Standing at a Crossroads
I am seeking election to the office of Secretary. The Secretary plays a unique role on the Board as the official recorder of the Board’s decisions as well as capturing the essence of the discussions leading to those actions. The office holder must be organized, as well as knowledgeable of the Society’s Bylaws, policies, and procedures. In addition to my current role as Secretary, I have been a member of the Governance Committee, which drafts the policies, for the past eight years.
When I joined the Society of Research Administrators International nearly 30 years ago, it was the only US organization providing education for research administrators working outside a college or university, in my case, an academic medical center. I owe much of my professional development and network of colleagues to its conferences and programs, and to service on a variety of committees. Serving in leadership positions is the best way I know to give back to the Society and support its mission to train the next generation of research administrators.
Before serving on the Board, I held the President Elect, President and Past President offices in the Midwest Section, as well as the Michigan and Illinois chapters. I was first elected to the Society Board as an At-Large Member in 2006, serving an extended term until 2010. In 2010, I was elected to the office of Secretary and have held that office through six consecutive terms.
The Society stands at the crossroads of its future. It has weathered the pandemic in a relatively strong financial position, but it is clear that business as usual will not ensure survival in the ‘new normal.’ Past membership has been largely driven by attendance at in-person conferences. The sudden shift to virtual programs did not sustain the membership numbers of prior years.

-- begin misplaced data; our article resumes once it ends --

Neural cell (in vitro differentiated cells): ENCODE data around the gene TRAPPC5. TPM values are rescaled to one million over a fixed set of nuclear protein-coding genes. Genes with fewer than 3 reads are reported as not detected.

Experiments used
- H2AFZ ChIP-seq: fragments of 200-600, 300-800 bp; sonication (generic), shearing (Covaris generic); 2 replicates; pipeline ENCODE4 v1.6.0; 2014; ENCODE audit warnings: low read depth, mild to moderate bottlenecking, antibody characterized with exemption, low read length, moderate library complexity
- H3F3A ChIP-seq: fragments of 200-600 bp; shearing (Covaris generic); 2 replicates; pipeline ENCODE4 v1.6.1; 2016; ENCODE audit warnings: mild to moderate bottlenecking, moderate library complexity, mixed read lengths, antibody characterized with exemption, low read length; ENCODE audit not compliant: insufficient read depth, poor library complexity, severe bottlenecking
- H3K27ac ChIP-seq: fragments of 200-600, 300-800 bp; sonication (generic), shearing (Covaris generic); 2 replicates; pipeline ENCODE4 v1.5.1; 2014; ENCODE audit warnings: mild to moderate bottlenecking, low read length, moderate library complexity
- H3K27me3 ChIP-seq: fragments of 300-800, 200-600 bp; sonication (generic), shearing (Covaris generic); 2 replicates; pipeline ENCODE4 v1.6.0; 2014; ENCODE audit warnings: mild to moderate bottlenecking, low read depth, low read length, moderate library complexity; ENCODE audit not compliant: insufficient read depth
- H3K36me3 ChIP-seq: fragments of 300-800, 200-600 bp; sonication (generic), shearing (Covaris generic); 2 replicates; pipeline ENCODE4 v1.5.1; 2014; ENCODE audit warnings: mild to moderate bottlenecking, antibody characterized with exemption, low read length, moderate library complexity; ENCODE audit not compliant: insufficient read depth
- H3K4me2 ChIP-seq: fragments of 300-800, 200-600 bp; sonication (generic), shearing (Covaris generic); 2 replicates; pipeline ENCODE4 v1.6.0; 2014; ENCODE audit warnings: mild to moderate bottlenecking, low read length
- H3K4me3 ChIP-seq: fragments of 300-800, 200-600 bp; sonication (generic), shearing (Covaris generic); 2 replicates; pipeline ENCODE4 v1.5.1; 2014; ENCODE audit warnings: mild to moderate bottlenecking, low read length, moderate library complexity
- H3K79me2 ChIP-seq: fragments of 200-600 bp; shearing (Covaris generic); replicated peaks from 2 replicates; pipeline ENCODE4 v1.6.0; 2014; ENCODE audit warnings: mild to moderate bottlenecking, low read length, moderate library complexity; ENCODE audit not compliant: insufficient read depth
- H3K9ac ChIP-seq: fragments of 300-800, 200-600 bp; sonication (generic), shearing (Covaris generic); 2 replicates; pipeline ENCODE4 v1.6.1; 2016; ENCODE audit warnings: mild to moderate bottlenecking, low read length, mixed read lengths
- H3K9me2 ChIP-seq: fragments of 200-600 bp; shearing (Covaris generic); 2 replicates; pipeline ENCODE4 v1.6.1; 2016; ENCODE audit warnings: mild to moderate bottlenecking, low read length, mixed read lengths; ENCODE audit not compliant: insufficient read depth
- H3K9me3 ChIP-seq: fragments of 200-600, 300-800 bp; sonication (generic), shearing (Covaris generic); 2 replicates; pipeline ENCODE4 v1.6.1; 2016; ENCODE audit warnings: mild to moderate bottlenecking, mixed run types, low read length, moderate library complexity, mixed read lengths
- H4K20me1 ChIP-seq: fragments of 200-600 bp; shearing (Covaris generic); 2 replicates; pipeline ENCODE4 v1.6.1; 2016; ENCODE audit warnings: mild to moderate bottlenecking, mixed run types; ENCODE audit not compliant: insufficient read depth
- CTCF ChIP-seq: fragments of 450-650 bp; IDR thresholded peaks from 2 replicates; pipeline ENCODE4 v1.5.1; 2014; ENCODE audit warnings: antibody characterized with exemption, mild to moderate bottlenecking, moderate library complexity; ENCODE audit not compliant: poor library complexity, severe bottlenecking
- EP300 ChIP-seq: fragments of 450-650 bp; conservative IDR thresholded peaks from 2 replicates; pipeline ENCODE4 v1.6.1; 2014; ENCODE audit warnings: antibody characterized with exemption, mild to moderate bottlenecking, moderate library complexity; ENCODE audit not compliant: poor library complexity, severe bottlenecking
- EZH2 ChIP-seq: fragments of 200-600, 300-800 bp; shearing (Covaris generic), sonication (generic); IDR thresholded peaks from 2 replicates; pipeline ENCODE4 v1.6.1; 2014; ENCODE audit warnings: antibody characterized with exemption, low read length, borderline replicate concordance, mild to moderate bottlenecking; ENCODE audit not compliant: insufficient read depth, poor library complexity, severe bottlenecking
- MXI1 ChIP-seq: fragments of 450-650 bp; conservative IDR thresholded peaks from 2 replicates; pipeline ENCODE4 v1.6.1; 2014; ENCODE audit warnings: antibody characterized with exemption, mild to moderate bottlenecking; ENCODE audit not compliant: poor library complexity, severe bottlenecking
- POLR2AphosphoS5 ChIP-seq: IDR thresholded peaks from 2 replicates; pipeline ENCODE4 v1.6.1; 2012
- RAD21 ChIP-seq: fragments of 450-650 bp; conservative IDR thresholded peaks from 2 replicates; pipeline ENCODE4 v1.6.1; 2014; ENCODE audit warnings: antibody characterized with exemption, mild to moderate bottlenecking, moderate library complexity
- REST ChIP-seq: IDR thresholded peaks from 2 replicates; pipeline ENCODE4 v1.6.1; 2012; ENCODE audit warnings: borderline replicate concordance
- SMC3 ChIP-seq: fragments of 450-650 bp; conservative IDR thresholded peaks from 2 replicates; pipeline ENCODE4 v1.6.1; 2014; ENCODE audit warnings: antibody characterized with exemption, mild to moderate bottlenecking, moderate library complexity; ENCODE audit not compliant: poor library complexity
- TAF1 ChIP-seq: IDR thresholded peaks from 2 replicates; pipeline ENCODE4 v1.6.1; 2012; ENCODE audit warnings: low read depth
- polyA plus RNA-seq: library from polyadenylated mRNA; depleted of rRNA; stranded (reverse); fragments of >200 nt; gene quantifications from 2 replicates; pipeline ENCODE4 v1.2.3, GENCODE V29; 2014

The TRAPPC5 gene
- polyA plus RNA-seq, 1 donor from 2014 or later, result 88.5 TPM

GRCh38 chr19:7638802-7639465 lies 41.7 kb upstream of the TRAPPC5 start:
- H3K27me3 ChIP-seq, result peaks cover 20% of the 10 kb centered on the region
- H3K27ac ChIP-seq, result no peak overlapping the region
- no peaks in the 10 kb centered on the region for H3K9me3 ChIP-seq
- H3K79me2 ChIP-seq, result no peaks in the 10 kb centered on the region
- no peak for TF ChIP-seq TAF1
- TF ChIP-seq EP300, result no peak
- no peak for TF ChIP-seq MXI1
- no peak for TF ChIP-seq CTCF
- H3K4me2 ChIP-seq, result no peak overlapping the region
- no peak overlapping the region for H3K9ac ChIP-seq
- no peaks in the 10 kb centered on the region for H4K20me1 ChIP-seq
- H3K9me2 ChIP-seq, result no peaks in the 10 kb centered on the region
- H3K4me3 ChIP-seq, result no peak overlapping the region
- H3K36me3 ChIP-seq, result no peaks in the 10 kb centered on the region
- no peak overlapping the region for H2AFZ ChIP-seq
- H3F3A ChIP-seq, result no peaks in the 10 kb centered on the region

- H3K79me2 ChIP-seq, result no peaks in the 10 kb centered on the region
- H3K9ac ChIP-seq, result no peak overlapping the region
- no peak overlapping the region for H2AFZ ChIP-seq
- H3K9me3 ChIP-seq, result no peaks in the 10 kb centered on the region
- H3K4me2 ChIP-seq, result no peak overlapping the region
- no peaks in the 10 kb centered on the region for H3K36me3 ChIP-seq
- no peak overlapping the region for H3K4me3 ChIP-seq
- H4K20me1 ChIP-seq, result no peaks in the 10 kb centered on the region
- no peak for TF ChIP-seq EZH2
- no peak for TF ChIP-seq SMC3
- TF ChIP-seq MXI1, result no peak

Educational content for colleges, universities, academic medical centers, and non-profit agencies composed the majority of our programming. For SRAI to grow in its educational mission, it must reach out into new populations of research administrators including state and local government agencies, family foundations and private grant makers, and indigenous communities and tribes. These administrators might not even recognize that they share the same education and skill as the more traditional research administrator roles.
SRAI recently underwent a self-examination of its operations and programming for problems with diversity, engagement, and inclusion. The Board appointed a Task Force to conduct the examination. While I am pleased to report that no overt examples of discrimination or exclusion were identified, that cannot be the end of the process. Diversity, engagement, and inclusion are a journey, not a destination. There must be an ongoing commitment to weave these principles throughout the operation of the Society and its educational offerings. The new strategic plan has established this commitment this as one of three guiding principles. The challenge for the future leaders and educators will be to incorporate these concepts and establish the metrics to guide their development.
There is much work to do to keep SRAI viable and relevant in an ever-changing profession. I am seeking a seventh term as Secretary to continue guiding the Society into the future.
Authored by Bruce Steinert, Regulatory Manager
Medical College of Wisconsin